Toyota Aygo and Twins Disappoint in Safety Tests
The Toyota Aygo and its twins the Citroën C1 and Peugeot 107 have achieved 3 stars in Euro NCAP’s latest test series.
All three cars have been recently facelifted from the previous models tested by Euro NCAP, that achieved four stars adult for occupant protection back in 2005.
While the facelifted models are sold as new to the public, it is clear that they have failed to keep abreast of latest safety developments and standards.
Dr Michiel van Ratingen, Euro NCAP Secretary General says: ‘Our test protocols have evolved significantly over the past few years. There are more tests and the requirements have become more stringent.
Despite this, many manufacturers have engineered their latest cars to achieve the highest score.
On the other hand, we see that some manufacturers continue to offer popular best sellers without making the necessary incremental updates to safety. It is those models that obviously fall behind other, more modern cars competing in the same category.’
The current model of Aygo and its twins lack basic items such as side impact airbags and electronic stability control as standard equipment.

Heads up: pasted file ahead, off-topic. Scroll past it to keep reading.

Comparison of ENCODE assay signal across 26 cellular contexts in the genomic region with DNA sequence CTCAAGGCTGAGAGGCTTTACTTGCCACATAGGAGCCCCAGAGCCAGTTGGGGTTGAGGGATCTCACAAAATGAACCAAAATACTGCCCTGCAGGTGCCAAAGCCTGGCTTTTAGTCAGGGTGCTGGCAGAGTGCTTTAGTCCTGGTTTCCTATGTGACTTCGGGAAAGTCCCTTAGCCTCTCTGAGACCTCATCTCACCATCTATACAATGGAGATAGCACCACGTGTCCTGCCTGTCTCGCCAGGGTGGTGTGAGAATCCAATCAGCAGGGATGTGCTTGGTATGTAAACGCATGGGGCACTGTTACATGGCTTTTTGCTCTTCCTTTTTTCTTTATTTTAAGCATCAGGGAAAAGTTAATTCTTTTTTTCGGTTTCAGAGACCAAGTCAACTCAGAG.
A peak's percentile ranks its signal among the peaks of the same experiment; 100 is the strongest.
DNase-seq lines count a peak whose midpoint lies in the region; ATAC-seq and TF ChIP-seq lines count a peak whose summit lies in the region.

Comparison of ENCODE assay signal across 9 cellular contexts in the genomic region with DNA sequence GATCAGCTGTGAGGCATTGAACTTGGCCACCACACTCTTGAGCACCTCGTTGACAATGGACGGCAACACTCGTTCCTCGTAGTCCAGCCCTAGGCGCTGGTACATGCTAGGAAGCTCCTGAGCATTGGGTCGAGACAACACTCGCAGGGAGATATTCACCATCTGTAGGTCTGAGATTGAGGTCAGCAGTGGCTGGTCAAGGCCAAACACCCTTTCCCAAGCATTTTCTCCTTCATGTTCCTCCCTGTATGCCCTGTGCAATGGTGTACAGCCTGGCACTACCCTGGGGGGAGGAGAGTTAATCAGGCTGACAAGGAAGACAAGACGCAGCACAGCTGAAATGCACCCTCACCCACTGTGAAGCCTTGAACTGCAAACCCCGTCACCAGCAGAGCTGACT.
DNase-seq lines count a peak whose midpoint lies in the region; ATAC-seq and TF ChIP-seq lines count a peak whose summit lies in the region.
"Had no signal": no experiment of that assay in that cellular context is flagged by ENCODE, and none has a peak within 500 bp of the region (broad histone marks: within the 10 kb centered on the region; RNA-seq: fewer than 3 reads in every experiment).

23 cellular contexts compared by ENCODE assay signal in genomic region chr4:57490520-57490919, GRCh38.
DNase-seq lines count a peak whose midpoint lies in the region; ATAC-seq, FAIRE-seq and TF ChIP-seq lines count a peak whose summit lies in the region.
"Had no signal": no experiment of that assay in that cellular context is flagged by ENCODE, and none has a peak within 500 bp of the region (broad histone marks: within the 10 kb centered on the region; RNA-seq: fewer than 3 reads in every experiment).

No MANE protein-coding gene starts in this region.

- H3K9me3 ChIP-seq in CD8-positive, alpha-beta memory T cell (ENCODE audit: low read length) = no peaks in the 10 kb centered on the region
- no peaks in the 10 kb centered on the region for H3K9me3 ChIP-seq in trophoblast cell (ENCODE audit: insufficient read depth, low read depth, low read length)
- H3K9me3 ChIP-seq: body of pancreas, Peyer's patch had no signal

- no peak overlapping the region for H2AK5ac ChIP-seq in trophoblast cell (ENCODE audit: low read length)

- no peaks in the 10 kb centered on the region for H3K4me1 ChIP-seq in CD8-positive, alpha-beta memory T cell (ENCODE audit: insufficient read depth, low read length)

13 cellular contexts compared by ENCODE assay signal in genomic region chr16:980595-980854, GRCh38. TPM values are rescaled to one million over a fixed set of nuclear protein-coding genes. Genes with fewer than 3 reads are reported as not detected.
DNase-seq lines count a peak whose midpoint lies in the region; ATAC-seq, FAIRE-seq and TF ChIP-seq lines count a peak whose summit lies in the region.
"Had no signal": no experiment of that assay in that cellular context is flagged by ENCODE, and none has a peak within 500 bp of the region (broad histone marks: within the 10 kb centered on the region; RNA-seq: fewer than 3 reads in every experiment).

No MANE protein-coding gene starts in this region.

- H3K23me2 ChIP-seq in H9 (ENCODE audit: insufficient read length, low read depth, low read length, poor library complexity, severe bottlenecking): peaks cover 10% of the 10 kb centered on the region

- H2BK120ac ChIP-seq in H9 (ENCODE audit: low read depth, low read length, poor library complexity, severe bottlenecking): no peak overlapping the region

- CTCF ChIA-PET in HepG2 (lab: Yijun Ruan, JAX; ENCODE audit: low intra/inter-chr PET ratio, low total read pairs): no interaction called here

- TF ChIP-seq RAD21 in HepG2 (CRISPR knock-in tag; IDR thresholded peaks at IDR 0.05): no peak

In response to Euro NCAP’s tests, Toyota has made a commitment to make the following items standard by July 2013 in all European countries:
- side thorax airbag
- side head curtain airbag
- electronic stability control
- passenger seatbelt reminder
- ISOFIX and top-tether in rear outboard seats
PSA Peugeot-Citroën has also committed to do the same with its 107 and C1 models.
To encourage this greater fitment, Euro NCAP has rated the car with this equipment onboard. Dr van Ratingen: ##Q##With this non-standard equipment fitted, the Aygo achieves a three-star result; without it, the rating would probably have been much worse. Side impact airbags and electronic stability control are standard on many cars in this category and our tests demonstrate how important it is for manufacturers to keep their cars up to date when it comes to safety. As our protocols develop, cars last tested many years ago should not be assumed to compare well with more modern vehicles. Consumers should buy cars on the basis that the more recent the star rating, the safer the car.##Q##
Source: Euro NCAP